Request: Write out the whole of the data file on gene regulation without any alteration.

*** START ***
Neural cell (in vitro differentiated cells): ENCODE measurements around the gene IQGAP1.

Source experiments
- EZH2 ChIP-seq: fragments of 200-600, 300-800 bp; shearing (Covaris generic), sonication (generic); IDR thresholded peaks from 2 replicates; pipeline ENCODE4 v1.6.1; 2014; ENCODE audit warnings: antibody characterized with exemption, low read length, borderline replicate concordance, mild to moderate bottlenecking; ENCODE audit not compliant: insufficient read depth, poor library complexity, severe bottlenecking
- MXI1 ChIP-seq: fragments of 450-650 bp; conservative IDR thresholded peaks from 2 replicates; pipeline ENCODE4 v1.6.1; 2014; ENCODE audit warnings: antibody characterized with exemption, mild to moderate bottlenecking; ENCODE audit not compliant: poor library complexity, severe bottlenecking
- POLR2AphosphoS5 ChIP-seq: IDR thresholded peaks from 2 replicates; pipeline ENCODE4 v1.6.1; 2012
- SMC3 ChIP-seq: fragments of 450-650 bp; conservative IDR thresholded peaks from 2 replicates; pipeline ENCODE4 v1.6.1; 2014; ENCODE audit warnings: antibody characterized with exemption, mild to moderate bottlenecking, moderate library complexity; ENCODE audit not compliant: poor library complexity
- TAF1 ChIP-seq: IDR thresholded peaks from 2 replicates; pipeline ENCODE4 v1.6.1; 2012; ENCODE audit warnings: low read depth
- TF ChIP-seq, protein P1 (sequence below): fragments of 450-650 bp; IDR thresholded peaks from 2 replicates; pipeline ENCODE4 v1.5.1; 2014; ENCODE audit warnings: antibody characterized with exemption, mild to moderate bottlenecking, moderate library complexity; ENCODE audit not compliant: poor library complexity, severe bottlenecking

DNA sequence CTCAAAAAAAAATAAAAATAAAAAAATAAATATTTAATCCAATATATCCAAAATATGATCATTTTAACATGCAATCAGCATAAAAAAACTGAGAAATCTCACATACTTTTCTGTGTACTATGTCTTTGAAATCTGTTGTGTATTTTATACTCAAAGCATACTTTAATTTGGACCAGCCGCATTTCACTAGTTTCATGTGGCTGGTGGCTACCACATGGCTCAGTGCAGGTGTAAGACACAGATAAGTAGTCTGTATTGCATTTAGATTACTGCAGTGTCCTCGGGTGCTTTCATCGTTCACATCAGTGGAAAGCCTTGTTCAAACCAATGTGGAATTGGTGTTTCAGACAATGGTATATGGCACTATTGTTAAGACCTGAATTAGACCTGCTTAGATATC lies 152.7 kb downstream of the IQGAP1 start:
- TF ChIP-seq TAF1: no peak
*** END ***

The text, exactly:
Neural cell (in vitro differentiated cells): ENCODE measurements around the gene IQGAP1.

Source experiments
- EZH2 ChIP-seq: fragments of 200-600, 300-800 bp; shearing (Covaris generic), sonication (generic); IDR thresholded peaks from 2 replicates; pipeline ENCODE4 v1.6.1; 2014; ENCODE audit warnings: antibody characterized with exemption, low read length, borderline replicate concordance, mild to moderate bottlenecking; ENCODE audit not compliant: insufficient read depth, poor library complexity, severe bottlenecking
- MXI1 ChIP-seq: fragments of 450-650 bp; conservative IDR thresholded peaks from 2 replicates; pipeline ENCODE4 v1.6.1; 2014; ENCODE audit warnings: antibody characterized with exemption, mild to moderate bottlenecking; ENCODE audit not compliant: poor library complexity, severe bottlenecking
- POLR2AphosphoS5 ChIP-seq: IDR thresholded peaks from 2 replicates; pipeline ENCODE4 v1.6.1; 2012
- SMC3 ChIP-seq: fragments of 450-650 bp; conservative IDR thresholded peaks from 2 replicates; pipeline ENCODE4 v1.6.1; 2014; ENCODE audit warnings: antibody characterized with exemption, mild to moderate bottlenecking, moderate library complexity; ENCODE audit not compliant: poor library complexity
- TAF1 ChIP-seq: IDR thresholded peaks from 2 replicates; pipeline ENCODE4 v1.6.1; 2012; ENCODE audit warnings: low read depth
- TF ChIP-seq, protein P1 (sequence below): fragments of 450-650 bp; IDR thresholded peaks from 2 replicates; pipeline ENCODE4 v1.5.1; 2014; ENCODE audit warnings: antibody characterized with exemption, mild to moderate bottlenecking, moderate library complexity; ENCODE audit not compliant: poor library complexity, severe bottlenecking

DNA sequence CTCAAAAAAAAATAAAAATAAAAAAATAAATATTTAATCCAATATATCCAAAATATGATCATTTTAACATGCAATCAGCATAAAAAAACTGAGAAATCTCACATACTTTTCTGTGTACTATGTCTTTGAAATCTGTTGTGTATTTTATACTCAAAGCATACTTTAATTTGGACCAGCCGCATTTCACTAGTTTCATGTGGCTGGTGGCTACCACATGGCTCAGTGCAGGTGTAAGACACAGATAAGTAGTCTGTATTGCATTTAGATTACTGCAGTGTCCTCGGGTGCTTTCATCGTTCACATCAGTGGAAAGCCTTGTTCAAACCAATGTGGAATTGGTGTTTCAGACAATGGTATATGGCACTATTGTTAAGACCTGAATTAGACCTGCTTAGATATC lies 152.7 kb downstream of the IQGAP1 start:
- TF ChIP-seq TAF1: no peak